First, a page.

Chait goes on to discuss why nobody has an interest in telling the truth about this quite recent history. But it won’t just go away:

The Republicans’ current line rests upon a historical revisionism so blatant they are holding up Clinton himself as an ideological ally, a fellow moderate, in opposition to Obama’s radical class warfare. It’s important to remember that Republicans made the same hysterical accusation against Clinton, even if Clinton himself has no interest in reminding us.

Team Romney could have engaged in a substantive rebuttal to the substantive arguments in Clinton’s speech. But despite having elevated the brave truth-teller Paul Ryan to the national ticket, they don’t want to go there. It’s easier to rewrite history, even the history most of us witnessed with our own eyes.

Ed Kilgore is a contributing writer to the Washington Monthly. He is managing editor for The Democratic Strategist and a senior fellow at the Progressive Policy Institute. Find him on Twitter: @ed_kilgore.


  • SecularAnimist on September 06, 2012 11:25 AM:

    Ed Kilgore wrote: "This isn’t just amnesia—it’s double amnesia."

    Um, no, Ed. It's not "amnesia".

    It's deliberate, calculated, blatant, sneering, in-your-face LYING -- just like everything else coming from the Romney campaign.

    Sheesh, what is it with you liberal bloggers that you just flatly refuse to use the word LIE?

  • c u n d gulag on September 06, 2012 11:26 AM:

    Once the Republicans found themselves a read Nigrah Democrat in the White House, all of a sudden, our "First Black Presiden," looked pretty white to these guys.

  • T2 on September 06, 2012 11:28 AM:

    Yeah, the GOP was so palsy-walsy with Clinton they Impeached him - what an idiot Romney is.
    "Team Romney could have engaged in a substantive rebuttal to the substantive arguments in Clinton’s speech" except for the fact they have no "substantive" policy to argue about.
    By now it's obvious that Team Romney is simply a PR outfit, nothing more, nothing less.

  • Pete on September 06, 2012 11:30 AM:

    "I'm deeply concerned that this tax bill is a one-way ticket to recession." Phil Gramm, 1993


  • c u n d gulag on September 06, 2012 11:31 AM:

    That's "a real..." and "President..."


  • stormskies on September 06, 2012 11:32 AM:

    One of the stories I remember from the time of Obama trying to negotiate with the Repiglicans over the ACA was this: he initiated a meeting with the Repiglican Senators including turtle head McConnell where he sat down and said to them "This is what I am willing to negotiate". He put his cards on the table. He then asked what the had to negotiate and he was meet with dead silence.

    Sums up the whole fucking deal right there.

  • howard on September 06, 2012 11:37 AM:

    it's a fascinating sign of how addicted to dishonesty the romney campaign has become that after clinton called them out for bs, here they still are, trying to claim that they are clinton's descendant.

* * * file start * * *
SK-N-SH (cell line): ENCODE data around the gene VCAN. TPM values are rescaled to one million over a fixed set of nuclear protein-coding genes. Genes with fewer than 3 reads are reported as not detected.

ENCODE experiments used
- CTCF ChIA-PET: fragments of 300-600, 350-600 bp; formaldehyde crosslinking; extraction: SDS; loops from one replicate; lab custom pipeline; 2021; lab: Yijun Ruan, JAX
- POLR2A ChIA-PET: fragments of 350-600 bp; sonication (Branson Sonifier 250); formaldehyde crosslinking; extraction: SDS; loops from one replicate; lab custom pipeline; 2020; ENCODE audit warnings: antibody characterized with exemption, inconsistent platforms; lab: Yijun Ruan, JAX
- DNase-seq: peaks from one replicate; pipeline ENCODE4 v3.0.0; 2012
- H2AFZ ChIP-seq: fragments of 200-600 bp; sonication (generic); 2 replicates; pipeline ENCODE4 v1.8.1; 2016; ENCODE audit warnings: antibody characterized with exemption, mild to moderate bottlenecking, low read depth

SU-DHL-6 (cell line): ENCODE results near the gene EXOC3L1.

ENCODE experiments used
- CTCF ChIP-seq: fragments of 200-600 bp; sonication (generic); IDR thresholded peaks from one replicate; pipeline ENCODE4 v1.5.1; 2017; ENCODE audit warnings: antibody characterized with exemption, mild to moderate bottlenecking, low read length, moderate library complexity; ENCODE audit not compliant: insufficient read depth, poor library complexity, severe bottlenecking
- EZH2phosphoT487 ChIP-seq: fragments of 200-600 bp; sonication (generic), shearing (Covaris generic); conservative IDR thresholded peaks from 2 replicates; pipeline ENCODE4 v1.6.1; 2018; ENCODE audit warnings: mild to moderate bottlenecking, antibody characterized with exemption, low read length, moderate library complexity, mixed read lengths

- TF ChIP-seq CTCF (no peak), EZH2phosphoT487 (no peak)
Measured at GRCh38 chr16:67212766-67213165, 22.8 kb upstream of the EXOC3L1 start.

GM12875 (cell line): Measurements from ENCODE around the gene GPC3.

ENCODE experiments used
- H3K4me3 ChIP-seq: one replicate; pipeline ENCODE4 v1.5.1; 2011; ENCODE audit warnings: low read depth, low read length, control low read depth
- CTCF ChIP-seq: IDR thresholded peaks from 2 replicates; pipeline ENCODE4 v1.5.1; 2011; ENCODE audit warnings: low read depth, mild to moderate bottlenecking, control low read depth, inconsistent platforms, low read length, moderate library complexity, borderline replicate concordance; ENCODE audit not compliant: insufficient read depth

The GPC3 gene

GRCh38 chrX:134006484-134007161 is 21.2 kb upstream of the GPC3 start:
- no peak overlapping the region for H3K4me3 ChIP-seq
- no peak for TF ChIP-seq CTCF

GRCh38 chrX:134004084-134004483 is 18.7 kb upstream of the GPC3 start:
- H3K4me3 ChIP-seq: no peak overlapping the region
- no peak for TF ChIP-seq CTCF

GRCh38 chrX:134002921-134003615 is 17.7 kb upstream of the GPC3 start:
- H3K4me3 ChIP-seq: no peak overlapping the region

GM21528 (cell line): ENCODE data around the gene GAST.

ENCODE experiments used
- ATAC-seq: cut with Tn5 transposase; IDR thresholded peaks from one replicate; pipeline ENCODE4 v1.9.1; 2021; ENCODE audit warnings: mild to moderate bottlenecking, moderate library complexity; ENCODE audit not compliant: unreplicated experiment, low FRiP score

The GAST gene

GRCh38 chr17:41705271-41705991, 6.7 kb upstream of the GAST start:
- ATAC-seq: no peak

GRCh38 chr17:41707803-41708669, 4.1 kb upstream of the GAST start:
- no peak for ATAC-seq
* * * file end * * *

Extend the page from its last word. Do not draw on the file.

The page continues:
it's truly pathological.

  • bruce on September 06, 2012 11:38 AM:

    and yes, the parallels will continue when Obama is re-elected and undoubtedly impeached by the House over something absolutely ludicrous, and the press will pretend it's serious...

  • June on September 06, 2012 11:42 AM:

    And the gobsmacking lies continue from the first openly psycho presidential ticket in our nation's history. Paul Ryan's large eyes constantly belie how much of a pretender he knows he is. Mitt Romney has that eternally constipated expression that says, "Are you buyin' it? You buyin' the swill I'm sellin'? 'Cause this is all I got, and Mama needs a new car elevator!" What a disgrace on the part of our nation's press that these two are treated with any credibility at all.

  • Memekiller on September 06, 2012 11:43 AM:

    Clinton was ultimately more effective because although he preferred compromise, he wasn't freaking blind and could see the writing on the wall. He could counter-punch better than anyone and didn't roll over.

    Ultimately, it is Obama's blindness when it comes to fairy Grand Bargains that keeps him from being as successful.

  • Lifelong Dem on September 06, 2012 11:56 AM:

    Republicans and Bill Clinton worked so well together that Republicans shut down the federal government. Twice. Because they didn't want to negotiate. Or because Newt was insulted on a trip on Air Force One.

    I've forgotten the reasons. But not the shutdowns.

  • Danp on September 06, 2012 11:57 AM:

    Both the Economic Stimulus package and the ACA were shaped by bipartisan compromise. Even though only 3 R's voted for the former and none voted for the latter, the rules of the Senate especially gave even those who voted not a tremendous amount of influence. And they used that influence to make both bills as ineffective as possible without having to vote for any part of either.